Clive Bell Is a Fathead
December 16, 2012 § Leave a comment
by George Bernard Shaw, The New Republic, 21 February 1922
[In his article, The Creed of an Aesthete (in our issue of January 25th), Mr. Clive Bell said: “Mr. Bernard Shaw … is not an artist, much less an aesthete … he is a didactic.” He referred to Mr. Shaw’s rejection of the Darwinian theory because, by depriving Beauty, Intelligence, Honor of their divine origin and purpose, this theory deprives them of their value. To Mr. Bell’s mind, Mr. Shaw feels that “if Life be a mere purposeless accident, the finest things in it must appear to everyone worthless.” The sooner Mr. Shaw knows that this is not so, the better, says Mr. Bell, and proceeds to explain his own creed: “always life will be worth living by those who find in it things which make them feel to the limit of their capacity.” “The advantage of being an aesthete,” he declares, “is that one is able to appreciate the significance of all that comes to one through the senses: one feels things as ends instead of worrying about them as means. … Whatever is precious and beautiful in life is precious and beautiful irrespective of beginning and end.”]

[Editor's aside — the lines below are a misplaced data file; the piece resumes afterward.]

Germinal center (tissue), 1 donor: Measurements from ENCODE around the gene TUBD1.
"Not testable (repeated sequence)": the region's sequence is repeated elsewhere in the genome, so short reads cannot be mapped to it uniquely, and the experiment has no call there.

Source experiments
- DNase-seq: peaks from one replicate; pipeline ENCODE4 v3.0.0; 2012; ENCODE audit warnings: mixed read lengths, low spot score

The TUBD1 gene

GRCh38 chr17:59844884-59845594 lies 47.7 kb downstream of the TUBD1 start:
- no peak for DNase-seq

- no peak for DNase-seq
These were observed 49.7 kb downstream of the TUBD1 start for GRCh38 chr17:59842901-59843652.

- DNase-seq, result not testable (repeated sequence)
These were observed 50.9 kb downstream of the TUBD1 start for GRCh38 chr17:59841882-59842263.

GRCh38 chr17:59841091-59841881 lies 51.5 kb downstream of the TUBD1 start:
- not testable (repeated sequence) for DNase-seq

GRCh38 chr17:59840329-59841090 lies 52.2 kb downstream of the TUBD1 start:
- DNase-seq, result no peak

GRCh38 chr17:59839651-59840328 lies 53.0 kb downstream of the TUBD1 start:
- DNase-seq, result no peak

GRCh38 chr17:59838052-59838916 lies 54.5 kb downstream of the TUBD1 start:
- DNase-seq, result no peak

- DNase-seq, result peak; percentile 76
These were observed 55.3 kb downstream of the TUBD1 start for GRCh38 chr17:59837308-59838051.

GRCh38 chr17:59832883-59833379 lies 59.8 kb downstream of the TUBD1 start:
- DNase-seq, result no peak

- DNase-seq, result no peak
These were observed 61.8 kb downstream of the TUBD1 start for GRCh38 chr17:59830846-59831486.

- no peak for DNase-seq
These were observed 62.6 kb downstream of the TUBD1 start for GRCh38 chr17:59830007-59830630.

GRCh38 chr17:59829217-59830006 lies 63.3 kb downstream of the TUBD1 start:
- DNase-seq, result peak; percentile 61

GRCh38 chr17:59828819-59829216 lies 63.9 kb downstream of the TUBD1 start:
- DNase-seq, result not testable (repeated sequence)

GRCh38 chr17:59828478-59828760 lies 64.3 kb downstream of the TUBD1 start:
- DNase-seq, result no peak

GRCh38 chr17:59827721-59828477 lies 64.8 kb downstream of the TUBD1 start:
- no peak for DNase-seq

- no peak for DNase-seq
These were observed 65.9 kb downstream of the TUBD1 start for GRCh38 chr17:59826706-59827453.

As will be seen in the above article, my friend Clive Bell is a fathead and a voluptuary. This a very comfortable sort of person to be, and very friendly and easy and pleasant to talk to. Bell is a brainy man out of training. So much the better for his friends; for men in training are irritable, dangerous, and apt to hit harder than they know. No fear of that from Clive. The layer of fat on his brain makes him incapable of following up his own meaning; but it makes him good company.
A man out of condition muscularly not only dislikes rowing or boxing, but cannot conceive anyone liking them. A man out of condition mentally not only dislikes hard thinking, but cannot conceive anyone enjoying it. To Falstaff, Carpentier is an object of pity. To Clive, Einstein is the most miserable of mortals. So am I.